Shinnecock Bay on Long Island is a new global “Hope Spot”
Hope Spots are iconic ocean regions that stand out as some of the most pristine on the globe. Among the world famous Hope Spots are the Galapagos Islands, the Sargasso Sea, and the Ross Sea in Antarctica.
This year, Shinnecock Bay on the south shore of Long Island, New York, was named a new Hope Spot by Mission Blue, an international organization that supports the protection of oceans worldwide.
The Bay is the first Hope Spot in New York State, the only one near a major metropolitan region, and one of only three others on the Eastern Seaboard of the U.S.
This distinction is the result of a decade of restorative and scientific work co-led by Ellen Pikitch, the Endowed Professor of Ocean Conservation Science at Stony Brook University, and Director of the Institute for Ocean Conservation Science.
It is the result of meticulous work of a team of scientists, educators and students of SBU, who have worked together to revive the health, biodiversity, and aquaculture potential of Shinnecock Bay.
Dr. Sylvia Earle, founder of Mission Blue, says, “What a concept, in the shadow of one of the most densely populated parts of the planet – New York City! While New York conjures up visions of skyscrapers and crowded streets, it is a great ocean state with a significant coastline, a rich maritime heritage and growing opportunities to view ocean wildlife from the shores and in the water.”
The Shinnecock Bay Restoration Program has succeeded in bringing the bay back to the healthier state it was in many decades ago.
“Here we have something that really does provide hope for others because it shows that you can turn around — not everything, but you can turn around the harm that people have done to the environment,” says Ellen Pikitch.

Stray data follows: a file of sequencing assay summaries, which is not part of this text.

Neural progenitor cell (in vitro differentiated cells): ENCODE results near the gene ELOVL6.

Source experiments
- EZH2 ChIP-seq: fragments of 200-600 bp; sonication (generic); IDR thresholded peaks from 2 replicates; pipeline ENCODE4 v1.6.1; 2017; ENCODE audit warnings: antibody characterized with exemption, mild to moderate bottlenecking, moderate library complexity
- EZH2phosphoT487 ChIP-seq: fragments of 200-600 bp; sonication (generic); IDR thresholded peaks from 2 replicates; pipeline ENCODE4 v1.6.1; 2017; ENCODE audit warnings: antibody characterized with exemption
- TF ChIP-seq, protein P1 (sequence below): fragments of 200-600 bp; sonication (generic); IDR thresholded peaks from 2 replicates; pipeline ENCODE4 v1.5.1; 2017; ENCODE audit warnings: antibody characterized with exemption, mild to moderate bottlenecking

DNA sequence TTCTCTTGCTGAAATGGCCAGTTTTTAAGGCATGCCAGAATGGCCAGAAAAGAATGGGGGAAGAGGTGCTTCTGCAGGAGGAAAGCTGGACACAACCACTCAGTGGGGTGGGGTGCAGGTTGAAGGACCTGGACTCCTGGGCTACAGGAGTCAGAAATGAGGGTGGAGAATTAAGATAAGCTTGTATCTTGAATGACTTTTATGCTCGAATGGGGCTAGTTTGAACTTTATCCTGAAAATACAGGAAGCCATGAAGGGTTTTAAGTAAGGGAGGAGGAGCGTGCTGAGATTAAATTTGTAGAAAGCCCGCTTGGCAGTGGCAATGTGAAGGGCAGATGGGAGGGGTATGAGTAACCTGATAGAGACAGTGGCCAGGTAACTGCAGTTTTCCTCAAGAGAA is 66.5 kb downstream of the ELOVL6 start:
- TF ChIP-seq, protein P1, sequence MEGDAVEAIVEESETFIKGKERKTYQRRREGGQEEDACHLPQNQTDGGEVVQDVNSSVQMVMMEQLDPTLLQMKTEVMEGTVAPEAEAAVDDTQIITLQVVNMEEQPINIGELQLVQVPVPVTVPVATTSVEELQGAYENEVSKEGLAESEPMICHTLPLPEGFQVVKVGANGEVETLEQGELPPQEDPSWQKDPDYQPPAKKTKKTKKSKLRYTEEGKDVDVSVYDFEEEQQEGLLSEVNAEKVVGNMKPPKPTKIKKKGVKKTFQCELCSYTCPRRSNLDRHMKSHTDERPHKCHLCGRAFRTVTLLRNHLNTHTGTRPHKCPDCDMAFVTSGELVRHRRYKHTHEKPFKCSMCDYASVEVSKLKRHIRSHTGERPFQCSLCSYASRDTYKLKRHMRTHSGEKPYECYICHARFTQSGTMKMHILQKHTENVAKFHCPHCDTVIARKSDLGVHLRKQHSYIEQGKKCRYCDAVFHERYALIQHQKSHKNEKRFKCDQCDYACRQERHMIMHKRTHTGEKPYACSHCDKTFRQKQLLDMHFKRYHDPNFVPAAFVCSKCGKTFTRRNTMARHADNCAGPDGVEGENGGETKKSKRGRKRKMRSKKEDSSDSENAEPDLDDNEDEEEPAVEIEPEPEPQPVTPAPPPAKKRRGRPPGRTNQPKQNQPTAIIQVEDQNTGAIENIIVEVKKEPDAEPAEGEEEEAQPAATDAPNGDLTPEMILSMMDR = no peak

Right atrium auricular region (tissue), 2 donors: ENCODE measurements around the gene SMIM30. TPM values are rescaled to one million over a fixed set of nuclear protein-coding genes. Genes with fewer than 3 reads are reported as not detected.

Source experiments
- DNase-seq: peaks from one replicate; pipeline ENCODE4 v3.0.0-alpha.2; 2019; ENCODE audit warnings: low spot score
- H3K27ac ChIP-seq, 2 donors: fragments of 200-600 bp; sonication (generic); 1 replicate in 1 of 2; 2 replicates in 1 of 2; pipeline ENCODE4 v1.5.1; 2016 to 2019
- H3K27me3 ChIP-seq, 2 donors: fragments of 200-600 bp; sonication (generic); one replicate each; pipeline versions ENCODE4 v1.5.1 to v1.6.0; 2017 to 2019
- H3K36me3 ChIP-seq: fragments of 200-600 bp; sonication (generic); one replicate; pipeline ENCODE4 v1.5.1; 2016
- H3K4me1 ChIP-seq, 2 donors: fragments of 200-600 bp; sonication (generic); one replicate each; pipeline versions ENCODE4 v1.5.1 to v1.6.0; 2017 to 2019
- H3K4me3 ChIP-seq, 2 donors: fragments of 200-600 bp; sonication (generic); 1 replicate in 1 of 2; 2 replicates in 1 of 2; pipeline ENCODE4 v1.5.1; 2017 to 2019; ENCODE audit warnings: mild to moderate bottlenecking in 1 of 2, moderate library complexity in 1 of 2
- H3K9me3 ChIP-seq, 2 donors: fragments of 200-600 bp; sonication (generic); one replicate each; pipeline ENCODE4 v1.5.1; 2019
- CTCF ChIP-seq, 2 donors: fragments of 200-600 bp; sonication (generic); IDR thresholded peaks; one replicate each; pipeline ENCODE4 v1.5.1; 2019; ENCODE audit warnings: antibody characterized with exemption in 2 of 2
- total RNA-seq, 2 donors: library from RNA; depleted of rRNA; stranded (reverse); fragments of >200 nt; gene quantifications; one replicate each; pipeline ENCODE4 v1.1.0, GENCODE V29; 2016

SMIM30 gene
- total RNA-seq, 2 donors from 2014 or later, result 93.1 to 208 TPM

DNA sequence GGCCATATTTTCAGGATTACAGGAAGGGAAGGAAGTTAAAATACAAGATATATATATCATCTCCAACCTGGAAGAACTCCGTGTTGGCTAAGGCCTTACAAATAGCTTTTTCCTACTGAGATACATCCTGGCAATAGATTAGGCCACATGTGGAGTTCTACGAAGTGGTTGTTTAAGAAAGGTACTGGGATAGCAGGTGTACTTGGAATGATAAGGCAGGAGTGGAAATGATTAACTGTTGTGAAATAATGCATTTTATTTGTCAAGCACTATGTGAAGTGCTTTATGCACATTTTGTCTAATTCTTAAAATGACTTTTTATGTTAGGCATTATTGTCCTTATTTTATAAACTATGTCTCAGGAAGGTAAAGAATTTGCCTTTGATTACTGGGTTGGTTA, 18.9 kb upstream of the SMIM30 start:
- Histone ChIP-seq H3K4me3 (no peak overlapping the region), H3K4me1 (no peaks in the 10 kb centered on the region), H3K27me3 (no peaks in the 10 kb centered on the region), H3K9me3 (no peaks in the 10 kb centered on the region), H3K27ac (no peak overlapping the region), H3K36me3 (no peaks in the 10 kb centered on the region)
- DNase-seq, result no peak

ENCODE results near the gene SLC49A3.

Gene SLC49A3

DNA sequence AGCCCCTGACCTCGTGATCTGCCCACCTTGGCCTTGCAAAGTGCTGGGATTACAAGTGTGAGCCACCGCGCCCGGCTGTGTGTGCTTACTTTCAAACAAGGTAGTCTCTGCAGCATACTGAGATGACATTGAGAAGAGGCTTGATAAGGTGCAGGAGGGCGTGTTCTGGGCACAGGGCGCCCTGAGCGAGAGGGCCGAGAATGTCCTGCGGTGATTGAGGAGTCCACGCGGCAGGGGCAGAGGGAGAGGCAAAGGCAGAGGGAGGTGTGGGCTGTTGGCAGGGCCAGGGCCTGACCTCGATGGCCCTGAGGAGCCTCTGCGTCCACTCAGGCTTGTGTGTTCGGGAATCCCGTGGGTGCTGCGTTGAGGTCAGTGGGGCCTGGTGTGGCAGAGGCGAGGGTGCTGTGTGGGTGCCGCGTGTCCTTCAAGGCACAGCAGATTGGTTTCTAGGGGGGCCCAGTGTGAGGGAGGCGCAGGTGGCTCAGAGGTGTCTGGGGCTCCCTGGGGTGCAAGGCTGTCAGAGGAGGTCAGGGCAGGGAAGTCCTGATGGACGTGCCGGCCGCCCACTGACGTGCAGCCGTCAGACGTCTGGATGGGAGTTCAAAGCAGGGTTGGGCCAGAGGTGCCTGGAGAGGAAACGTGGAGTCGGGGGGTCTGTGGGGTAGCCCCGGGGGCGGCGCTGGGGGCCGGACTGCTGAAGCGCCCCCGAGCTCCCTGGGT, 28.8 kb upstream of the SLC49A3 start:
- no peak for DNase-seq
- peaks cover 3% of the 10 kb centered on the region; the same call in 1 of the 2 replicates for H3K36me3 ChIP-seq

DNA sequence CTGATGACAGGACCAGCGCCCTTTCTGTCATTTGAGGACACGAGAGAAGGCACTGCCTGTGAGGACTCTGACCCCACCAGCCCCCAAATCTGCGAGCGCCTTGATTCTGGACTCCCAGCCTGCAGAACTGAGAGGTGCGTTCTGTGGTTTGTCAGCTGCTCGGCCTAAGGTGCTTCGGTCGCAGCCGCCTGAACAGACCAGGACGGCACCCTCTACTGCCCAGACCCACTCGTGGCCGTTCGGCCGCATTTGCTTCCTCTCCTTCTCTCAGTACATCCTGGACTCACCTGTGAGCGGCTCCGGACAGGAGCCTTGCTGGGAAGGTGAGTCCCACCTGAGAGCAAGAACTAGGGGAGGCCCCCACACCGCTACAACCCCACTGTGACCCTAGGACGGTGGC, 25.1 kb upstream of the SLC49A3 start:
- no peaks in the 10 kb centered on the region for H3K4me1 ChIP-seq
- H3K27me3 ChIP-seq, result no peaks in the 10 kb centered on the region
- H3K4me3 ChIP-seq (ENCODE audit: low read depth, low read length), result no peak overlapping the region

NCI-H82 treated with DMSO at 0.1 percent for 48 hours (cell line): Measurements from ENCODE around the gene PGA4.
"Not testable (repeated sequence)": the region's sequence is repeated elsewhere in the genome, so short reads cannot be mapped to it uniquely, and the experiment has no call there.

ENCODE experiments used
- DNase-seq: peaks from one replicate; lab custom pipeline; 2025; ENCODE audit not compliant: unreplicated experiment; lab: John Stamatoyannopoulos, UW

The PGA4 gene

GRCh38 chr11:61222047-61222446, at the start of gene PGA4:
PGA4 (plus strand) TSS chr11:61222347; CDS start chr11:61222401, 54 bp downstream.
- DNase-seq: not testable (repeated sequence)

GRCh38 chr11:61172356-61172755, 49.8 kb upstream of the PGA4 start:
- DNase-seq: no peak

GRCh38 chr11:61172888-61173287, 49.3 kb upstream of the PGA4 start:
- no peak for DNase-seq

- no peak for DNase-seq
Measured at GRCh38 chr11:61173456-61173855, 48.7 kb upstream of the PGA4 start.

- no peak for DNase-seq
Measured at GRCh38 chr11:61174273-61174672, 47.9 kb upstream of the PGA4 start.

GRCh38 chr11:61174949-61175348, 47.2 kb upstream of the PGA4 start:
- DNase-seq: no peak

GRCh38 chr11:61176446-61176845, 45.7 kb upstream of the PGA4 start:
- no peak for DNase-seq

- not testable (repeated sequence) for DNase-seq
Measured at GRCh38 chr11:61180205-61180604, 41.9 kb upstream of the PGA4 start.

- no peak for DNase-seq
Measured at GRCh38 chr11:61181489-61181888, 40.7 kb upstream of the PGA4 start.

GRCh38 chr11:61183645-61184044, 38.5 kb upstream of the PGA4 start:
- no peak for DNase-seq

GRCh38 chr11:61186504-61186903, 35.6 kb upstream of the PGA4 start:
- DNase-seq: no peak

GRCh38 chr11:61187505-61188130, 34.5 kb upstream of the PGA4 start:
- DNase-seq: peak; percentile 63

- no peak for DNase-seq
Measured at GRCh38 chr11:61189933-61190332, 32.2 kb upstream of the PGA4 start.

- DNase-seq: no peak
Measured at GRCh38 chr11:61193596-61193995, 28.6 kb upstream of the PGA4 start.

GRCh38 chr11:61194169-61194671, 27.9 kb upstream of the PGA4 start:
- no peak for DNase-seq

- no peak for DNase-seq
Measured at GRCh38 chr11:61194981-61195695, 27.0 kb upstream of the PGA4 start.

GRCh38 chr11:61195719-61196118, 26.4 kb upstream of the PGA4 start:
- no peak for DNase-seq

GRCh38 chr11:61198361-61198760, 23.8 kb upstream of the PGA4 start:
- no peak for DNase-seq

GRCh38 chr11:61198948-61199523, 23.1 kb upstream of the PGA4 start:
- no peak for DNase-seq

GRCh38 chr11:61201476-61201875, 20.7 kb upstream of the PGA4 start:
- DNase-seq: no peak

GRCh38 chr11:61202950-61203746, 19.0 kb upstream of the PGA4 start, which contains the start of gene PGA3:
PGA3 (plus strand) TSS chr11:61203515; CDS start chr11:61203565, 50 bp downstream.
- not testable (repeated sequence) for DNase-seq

“Shinnecock Bay is probably the healthiest bay in New York State, and our work demonstrates that people can reverse the damage done through nature based, scientifically guided restoration,” she continues. “We hope and expect that designation of Shinnecock Bay as a Hope Spot will inspire others to take action to restore other places to their original beauty, biodiversity, and health.”
Shinnecock Bay is a highly productive estuary that is approximately 122 kilometers from New York City. The bay is a hidden gem of biodiversity that covers an area of 40 square kilometers and consists of 9,000 acres of open water, salt marshes, intertidal flats, and seagrass beds. These habitats serve as important nursery, feeding, and breeding grounds for many species.
Additionally, the Shinnecock Bay area and surrounding lands has a long history to the Shinnecock Nation, whose reservation is located on the far eastern part of the bay. Leaders of the Shinnecock Nation have endorsed the designation of Shinnecock Bay as a Hope Spot.
The creation of “hard clam sanctuaries” in western Shinnecock Bay is a pivotal part of the restoration effort of the team of the School of Marine and Atmospheric Sciences (SoMAS) at Stony Brook University.
As a result of this work the dangerous brown and red tides that had been occurring annually have not been observed for several years.
Landings of hard clams outside the sanctuaries have increased dramatically and are at a level not seen since the mid-1980’s.
And, numbers of fish in the bay, most notably forage fishes such as bay anchovy and menhaden, have greatly increased.
By Gilbert Castro | ENC News